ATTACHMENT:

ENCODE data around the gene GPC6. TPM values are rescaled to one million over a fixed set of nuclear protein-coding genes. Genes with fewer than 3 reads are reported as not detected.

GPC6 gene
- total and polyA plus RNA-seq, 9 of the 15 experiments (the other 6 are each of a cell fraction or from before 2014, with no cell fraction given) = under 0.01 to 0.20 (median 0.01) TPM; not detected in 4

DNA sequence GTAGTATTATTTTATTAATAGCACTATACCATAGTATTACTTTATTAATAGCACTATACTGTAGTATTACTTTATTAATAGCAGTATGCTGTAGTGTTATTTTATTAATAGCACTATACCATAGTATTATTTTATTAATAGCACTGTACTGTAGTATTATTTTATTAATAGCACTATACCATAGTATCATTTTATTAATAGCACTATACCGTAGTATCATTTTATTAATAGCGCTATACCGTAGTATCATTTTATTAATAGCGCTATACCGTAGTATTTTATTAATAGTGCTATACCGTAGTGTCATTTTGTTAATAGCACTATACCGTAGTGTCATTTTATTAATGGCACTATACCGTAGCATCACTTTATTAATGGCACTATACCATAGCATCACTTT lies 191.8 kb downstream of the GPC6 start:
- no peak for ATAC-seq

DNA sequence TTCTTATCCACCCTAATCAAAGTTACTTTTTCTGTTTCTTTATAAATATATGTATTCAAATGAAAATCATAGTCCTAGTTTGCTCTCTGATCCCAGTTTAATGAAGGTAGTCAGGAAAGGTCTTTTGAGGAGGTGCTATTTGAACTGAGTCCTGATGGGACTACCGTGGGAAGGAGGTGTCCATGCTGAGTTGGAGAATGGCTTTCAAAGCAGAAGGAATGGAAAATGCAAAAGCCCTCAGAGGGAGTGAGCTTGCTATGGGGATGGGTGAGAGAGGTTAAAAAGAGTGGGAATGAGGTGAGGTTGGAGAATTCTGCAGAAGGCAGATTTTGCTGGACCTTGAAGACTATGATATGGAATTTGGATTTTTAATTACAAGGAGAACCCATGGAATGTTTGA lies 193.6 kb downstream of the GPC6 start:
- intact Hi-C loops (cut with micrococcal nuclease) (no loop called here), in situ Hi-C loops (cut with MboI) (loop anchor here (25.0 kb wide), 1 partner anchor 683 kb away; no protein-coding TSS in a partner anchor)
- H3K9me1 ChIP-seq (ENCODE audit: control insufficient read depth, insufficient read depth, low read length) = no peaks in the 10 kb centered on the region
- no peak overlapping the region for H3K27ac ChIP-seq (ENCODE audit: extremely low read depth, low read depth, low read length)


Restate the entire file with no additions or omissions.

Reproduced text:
ENCODE data around the gene GPC6. TPM values are rescaled to one million over a fixed set of nuclear protein-coding genes. Genes with fewer than 3 reads are reported as not detected.

GPC6 gene
- total and polyA plus RNA-seq, 9 of the 15 experiments (the other 6 are each of a cell fraction or from before 2014, with no cell fraction given) = under 0.01 to 0.20 (median 0.01) TPM; not detected in 4

DNA sequence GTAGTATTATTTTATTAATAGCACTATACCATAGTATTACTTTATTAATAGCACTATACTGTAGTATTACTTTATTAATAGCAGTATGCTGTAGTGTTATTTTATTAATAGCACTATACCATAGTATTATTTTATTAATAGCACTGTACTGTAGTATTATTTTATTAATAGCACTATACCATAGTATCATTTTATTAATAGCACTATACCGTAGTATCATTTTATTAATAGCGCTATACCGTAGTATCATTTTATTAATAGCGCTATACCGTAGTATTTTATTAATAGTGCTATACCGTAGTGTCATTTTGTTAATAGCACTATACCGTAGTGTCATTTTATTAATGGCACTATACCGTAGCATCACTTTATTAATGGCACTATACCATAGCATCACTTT lies 191.8 kb downstream of the GPC6 start:
- no peak for ATAC-seq

DNA sequence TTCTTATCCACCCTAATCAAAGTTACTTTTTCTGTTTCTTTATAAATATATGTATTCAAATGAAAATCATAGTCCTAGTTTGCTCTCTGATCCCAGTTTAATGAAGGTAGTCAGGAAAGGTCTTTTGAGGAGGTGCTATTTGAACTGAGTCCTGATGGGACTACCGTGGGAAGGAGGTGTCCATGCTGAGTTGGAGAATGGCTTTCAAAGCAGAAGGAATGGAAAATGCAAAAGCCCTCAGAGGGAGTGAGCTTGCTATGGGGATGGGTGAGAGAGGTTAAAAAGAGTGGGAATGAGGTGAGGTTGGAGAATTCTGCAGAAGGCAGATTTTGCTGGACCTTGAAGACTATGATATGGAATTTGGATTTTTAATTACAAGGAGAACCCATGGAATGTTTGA lies 193.6 kb downstream of the GPC6 start:
- intact Hi-C loops (cut with micrococcal nuclease) (no loop called here), in situ Hi-C loops (cut with MboI) (loop anchor here (25.0 kb wide), 1 partner anchor 683 kb away; no protein-coding TSS in a partner anchor)
- H3K9me1 ChIP-seq (ENCODE audit: control insufficient read depth, insufficient read depth, low read length) = no peaks in the 10 kb centered on the region
- no peak overlapping the region for H3K27ac ChIP-seq (ENCODE audit: extremely low read depth, low read depth, low read length)